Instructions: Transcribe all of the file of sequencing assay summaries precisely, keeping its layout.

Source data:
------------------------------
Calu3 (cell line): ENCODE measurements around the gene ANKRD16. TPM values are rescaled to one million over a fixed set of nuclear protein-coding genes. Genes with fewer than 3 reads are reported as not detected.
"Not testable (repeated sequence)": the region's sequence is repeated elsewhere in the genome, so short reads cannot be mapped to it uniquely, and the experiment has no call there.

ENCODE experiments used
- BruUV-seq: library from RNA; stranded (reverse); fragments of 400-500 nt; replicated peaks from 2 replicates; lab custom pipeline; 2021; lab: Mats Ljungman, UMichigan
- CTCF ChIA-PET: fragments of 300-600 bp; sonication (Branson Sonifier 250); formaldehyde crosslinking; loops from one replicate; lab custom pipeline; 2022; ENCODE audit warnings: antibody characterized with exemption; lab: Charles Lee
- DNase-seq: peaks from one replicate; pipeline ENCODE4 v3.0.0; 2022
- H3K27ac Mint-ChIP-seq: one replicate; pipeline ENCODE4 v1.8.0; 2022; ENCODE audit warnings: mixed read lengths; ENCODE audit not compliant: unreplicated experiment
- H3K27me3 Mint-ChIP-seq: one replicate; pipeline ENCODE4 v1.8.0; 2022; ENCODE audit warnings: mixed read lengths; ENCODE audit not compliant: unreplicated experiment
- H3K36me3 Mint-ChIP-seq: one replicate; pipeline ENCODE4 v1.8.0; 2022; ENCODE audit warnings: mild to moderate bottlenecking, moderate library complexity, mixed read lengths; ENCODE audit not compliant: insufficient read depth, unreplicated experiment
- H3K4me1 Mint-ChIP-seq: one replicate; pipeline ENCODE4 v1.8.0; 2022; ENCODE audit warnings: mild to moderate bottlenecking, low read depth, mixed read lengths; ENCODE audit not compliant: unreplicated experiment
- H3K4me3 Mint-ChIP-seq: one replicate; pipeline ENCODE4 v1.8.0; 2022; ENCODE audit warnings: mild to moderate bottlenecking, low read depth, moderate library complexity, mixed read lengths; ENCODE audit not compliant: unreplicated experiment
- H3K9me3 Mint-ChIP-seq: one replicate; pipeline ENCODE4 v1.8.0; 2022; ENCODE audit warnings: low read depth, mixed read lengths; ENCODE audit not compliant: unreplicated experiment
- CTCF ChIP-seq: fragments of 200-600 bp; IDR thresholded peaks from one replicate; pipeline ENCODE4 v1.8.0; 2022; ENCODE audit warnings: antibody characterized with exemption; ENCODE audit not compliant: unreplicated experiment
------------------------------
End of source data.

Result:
Calu3 (cell line): ENCODE measurements around the gene ANKRD16. TPM values are rescaled to one million over a fixed set of nuclear protein-coding genes. Genes with fewer than 3 reads are reported as not detected.
"Not testable (repeated sequence)": the region's sequence is repeated elsewhere in the genome, so short reads cannot be mapped to it uniquely, and the experiment has no call there.

ENCODE experiments used
- BruUV-seq: library from RNA; stranded (reverse); fragments of 400-500 nt; replicated peaks from 2 replicates; lab custom pipeline; 2021; lab: Mats Ljungman, UMichigan
- CTCF ChIA-PET: fragments of 300-600 bp; sonication (Branson Sonifier 250); formaldehyde crosslinking; loops from one replicate; lab custom pipeline; 2022; ENCODE audit warnings: antibody characterized with exemption; lab: Charles Lee
- DNase-seq: peaks from one replicate; pipeline ENCODE4 v3.0.0; 2022
- H3K27ac Mint-ChIP-seq: one replicate; pipeline ENCODE4 v1.8.0; 2022; ENCODE audit warnings: mixed read lengths; ENCODE audit not compliant: unreplicated experiment
- H3K27me3 Mint-ChIP-seq: one replicate; pipeline ENCODE4 v1.8.0; 2022; ENCODE audit warnings: mixed read lengths; ENCODE audit not compliant: unreplicated experiment
- H3K36me3 Mint-ChIP-seq: one replicate; pipeline ENCODE4 v1.8.0; 2022; ENCODE audit warnings: mild to moderate bottlenecking, moderate library complexity, mixed read lengths; ENCODE audit not compliant: insufficient read depth, unreplicated experiment
- H3K4me1 Mint-ChIP-seq: one replicate; pipeline ENCODE4 v1.8.0; 2022; ENCODE audit warnings: mild to moderate bottlenecking, low read depth, mixed read lengths; ENCODE audit not compliant: unreplicated experiment
- H3K4me3 Mint-ChIP-seq: one replicate; pipeline ENCODE4 v1.8.0; 2022; ENCODE audit warnings: mild to moderate bottlenecking, low read depth, moderate library complexity, mixed read lengths; ENCODE audit not compliant: unreplicated experiment
- H3K9me3 Mint-ChIP-seq: one replicate; pipeline ENCODE4 v1.8.0; 2022; ENCODE audit warnings: low read depth, mixed read lengths; ENCODE audit not compliant: unreplicated experiment
- CTCF ChIP-seq: fragments of 200-600 bp; IDR thresholded peaks from one replicate; pipeline ENCODE4 v1.8.0; 2022; ENCODE audit warnings: antibody characterized with exemption; ENCODE audit not compliant: unreplicated experiment